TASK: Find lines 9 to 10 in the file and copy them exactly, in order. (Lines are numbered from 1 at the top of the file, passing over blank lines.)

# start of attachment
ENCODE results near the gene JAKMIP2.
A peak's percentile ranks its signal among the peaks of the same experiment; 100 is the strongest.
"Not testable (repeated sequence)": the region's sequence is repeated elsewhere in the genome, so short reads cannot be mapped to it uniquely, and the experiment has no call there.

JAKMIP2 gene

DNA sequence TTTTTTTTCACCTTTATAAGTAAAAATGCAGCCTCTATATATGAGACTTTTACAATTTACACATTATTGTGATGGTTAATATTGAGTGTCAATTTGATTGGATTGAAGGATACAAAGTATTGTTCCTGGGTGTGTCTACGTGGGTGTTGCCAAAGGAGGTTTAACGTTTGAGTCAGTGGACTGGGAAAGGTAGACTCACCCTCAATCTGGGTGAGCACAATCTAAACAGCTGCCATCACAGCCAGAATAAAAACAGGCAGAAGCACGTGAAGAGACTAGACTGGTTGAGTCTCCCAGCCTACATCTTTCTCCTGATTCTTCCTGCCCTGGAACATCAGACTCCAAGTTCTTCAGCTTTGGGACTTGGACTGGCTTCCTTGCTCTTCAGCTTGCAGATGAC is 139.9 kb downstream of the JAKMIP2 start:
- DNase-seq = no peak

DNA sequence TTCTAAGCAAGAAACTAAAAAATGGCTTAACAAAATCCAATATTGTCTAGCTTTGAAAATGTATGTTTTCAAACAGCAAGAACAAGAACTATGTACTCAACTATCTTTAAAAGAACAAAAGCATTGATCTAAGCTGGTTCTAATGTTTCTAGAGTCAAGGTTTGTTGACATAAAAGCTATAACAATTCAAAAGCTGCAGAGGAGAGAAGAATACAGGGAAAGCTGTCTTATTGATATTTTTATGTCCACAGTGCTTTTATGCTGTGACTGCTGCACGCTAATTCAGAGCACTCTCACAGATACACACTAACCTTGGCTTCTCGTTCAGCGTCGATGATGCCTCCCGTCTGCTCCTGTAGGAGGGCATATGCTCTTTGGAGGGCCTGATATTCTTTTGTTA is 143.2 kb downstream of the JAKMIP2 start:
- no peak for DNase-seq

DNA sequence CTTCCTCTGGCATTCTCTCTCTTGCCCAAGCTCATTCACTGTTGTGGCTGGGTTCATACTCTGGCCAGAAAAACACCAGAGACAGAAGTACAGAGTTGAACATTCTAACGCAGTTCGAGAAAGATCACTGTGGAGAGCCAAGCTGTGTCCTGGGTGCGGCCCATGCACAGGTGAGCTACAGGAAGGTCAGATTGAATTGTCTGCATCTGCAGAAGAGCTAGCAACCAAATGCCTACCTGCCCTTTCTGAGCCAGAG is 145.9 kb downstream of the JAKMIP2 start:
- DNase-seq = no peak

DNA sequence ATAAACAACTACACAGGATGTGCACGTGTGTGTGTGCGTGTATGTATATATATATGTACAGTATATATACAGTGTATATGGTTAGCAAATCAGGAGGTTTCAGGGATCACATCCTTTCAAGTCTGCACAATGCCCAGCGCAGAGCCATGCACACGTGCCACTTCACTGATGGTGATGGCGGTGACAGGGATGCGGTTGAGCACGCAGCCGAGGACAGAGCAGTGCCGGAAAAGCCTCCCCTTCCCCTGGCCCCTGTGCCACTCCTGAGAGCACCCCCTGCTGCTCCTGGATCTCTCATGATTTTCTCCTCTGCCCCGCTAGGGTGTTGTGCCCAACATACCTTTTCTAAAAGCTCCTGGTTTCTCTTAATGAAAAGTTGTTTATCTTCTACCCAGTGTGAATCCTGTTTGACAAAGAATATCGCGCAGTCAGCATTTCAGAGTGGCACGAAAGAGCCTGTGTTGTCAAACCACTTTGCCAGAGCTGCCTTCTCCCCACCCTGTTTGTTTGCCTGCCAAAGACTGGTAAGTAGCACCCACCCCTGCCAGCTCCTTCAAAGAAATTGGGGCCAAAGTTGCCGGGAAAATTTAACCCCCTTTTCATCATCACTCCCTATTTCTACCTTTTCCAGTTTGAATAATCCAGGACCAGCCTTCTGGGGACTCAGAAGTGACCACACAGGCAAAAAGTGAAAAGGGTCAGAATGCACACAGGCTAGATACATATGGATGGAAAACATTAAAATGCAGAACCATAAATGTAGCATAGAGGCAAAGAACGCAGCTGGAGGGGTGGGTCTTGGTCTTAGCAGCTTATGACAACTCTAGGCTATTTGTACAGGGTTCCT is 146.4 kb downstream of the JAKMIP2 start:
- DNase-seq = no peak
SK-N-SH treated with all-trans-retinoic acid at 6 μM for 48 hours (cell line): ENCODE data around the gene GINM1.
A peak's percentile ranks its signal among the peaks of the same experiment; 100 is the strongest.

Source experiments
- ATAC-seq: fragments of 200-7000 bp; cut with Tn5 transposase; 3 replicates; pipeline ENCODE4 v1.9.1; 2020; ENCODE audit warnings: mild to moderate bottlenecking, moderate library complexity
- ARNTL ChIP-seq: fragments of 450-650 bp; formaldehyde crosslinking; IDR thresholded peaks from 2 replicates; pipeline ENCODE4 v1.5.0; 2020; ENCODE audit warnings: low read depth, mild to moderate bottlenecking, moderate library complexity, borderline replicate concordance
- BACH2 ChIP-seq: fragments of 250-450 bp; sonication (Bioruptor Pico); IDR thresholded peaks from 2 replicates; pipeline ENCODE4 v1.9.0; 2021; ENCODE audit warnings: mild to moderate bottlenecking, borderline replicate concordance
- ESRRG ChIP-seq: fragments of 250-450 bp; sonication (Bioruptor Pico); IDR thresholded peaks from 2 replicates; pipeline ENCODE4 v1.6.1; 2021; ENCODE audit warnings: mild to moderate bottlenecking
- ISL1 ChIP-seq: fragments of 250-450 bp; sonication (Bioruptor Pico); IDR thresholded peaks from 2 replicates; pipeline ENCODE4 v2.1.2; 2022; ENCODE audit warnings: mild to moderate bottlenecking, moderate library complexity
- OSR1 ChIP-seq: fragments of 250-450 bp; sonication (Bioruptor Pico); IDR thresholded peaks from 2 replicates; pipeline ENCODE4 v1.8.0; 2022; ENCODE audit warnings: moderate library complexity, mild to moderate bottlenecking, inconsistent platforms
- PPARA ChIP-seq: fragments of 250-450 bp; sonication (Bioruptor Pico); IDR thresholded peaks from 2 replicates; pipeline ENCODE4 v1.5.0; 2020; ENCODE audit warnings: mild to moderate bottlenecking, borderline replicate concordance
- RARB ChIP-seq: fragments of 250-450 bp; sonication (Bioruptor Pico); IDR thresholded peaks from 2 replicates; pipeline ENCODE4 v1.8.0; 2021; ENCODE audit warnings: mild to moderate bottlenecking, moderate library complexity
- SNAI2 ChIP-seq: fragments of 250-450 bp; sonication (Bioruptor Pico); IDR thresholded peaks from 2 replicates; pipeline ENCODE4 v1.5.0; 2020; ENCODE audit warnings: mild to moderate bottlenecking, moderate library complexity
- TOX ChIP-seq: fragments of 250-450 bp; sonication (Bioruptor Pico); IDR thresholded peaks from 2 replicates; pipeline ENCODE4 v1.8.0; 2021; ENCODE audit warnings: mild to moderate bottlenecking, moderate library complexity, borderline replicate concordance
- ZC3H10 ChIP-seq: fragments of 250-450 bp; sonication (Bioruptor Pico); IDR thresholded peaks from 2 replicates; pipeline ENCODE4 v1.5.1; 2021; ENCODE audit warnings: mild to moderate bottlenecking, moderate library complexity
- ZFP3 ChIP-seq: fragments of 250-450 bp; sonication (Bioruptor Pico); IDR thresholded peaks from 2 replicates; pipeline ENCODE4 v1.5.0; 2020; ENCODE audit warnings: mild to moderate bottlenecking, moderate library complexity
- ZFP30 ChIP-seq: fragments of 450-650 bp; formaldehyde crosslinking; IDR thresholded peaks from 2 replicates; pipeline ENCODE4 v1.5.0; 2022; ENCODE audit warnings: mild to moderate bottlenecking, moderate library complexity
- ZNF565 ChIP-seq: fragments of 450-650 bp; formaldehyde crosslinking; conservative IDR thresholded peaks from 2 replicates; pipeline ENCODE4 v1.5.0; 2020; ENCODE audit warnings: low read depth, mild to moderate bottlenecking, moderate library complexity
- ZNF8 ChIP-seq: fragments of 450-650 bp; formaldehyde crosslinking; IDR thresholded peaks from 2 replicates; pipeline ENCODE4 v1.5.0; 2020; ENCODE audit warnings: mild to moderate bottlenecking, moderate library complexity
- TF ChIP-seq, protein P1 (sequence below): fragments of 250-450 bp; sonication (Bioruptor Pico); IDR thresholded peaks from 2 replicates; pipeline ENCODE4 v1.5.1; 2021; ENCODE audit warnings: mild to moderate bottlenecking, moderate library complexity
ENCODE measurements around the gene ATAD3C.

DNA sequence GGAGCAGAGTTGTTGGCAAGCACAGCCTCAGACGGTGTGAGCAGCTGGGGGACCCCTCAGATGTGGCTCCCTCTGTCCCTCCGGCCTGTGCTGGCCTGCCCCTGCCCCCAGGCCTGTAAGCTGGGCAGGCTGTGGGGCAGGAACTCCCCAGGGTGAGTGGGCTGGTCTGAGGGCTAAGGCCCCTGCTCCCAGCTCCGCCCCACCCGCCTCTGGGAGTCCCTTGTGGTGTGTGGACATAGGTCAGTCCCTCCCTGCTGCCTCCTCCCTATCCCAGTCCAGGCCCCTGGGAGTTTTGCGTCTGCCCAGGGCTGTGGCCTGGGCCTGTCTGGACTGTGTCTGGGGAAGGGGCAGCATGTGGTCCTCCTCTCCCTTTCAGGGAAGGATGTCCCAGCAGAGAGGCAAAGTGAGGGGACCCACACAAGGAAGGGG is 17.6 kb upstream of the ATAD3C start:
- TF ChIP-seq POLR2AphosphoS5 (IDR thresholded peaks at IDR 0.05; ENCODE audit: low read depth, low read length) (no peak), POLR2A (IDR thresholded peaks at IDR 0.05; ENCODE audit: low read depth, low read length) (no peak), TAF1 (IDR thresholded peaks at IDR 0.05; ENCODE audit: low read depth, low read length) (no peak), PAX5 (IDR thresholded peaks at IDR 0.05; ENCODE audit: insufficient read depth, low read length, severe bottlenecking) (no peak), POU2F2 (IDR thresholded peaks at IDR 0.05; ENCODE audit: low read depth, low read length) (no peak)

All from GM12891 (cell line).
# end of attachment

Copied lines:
DNA sequence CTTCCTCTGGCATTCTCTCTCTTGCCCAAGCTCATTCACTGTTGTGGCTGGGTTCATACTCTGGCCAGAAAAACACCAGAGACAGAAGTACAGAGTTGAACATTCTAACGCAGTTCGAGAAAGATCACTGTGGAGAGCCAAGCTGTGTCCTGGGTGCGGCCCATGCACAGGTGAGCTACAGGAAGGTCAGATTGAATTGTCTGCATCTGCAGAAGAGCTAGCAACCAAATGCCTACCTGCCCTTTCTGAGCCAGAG is 145.9 kb downstream of the JAKMIP2 start:
- DNase-seq = no peak